Oregon officials have announced efforts to strengthen enforcement of campaign finance laws after reporting from the state's largest newspaper found the supposed election watchdog sleeping on the job.
The Oregonian reported last week on the case of a state House member, Democrat Deborah Boone, allegedly laundering campaign contributions by accepting donations after she announced her retirement last year and then making gifts to several candidates for the Legislature at the direction of her donors. But the state's campaign finance agency, called the Elections Division, dropped its investigation this summer as soon as Boone denied she'd done anything improper.
On Tuesday, GOP Secretary of State Bev Clarno and other state officials promised to review the state's campaign finance investigation process, with plans to revamp the system.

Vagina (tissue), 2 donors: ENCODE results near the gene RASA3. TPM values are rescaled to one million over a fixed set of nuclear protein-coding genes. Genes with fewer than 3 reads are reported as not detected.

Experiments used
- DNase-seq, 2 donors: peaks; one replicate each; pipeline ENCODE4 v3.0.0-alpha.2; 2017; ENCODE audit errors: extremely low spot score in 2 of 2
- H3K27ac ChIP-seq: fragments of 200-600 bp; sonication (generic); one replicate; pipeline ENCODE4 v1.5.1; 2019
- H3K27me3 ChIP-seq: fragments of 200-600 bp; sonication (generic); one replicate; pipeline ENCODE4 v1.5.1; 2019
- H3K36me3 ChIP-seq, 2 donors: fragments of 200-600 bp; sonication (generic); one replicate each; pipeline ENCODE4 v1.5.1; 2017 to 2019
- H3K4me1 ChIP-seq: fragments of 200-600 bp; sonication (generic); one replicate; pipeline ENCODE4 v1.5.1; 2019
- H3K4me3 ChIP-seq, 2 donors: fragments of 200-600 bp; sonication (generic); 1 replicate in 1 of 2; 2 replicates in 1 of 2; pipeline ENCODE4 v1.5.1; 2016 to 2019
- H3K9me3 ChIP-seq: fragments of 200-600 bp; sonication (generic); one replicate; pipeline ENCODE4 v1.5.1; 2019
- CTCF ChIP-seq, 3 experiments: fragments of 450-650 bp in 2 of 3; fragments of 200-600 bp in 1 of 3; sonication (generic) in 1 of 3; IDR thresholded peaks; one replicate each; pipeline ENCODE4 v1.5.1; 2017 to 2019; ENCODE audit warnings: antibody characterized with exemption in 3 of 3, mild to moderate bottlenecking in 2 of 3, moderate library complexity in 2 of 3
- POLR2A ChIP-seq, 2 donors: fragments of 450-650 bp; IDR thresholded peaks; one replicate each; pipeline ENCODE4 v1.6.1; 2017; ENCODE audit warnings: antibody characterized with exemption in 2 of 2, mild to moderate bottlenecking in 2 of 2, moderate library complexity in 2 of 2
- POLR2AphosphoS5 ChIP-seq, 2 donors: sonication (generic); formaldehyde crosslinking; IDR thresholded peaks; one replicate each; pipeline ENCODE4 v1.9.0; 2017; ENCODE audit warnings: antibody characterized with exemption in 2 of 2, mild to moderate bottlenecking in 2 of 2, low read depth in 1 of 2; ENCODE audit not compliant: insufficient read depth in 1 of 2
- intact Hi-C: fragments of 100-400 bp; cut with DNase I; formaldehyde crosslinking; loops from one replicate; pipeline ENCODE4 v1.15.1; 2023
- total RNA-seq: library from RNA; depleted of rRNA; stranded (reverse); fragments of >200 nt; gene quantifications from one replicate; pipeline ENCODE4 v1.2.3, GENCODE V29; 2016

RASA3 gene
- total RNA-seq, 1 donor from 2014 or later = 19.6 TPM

They said the changes would include:
- An audit of the Elections Division to review current functions and suggest areas for improvement.
- Bringing perjury cases against people who lie to finance regulators.
- Asking the Legislature to approve funds for two new elections investigation positions.
The Elections Division is also considering initiating its own investigations. In the past, the agency has only investigated complaints from outside parties.
The officials said the new enforcement efforts would be focused only on future infractions.
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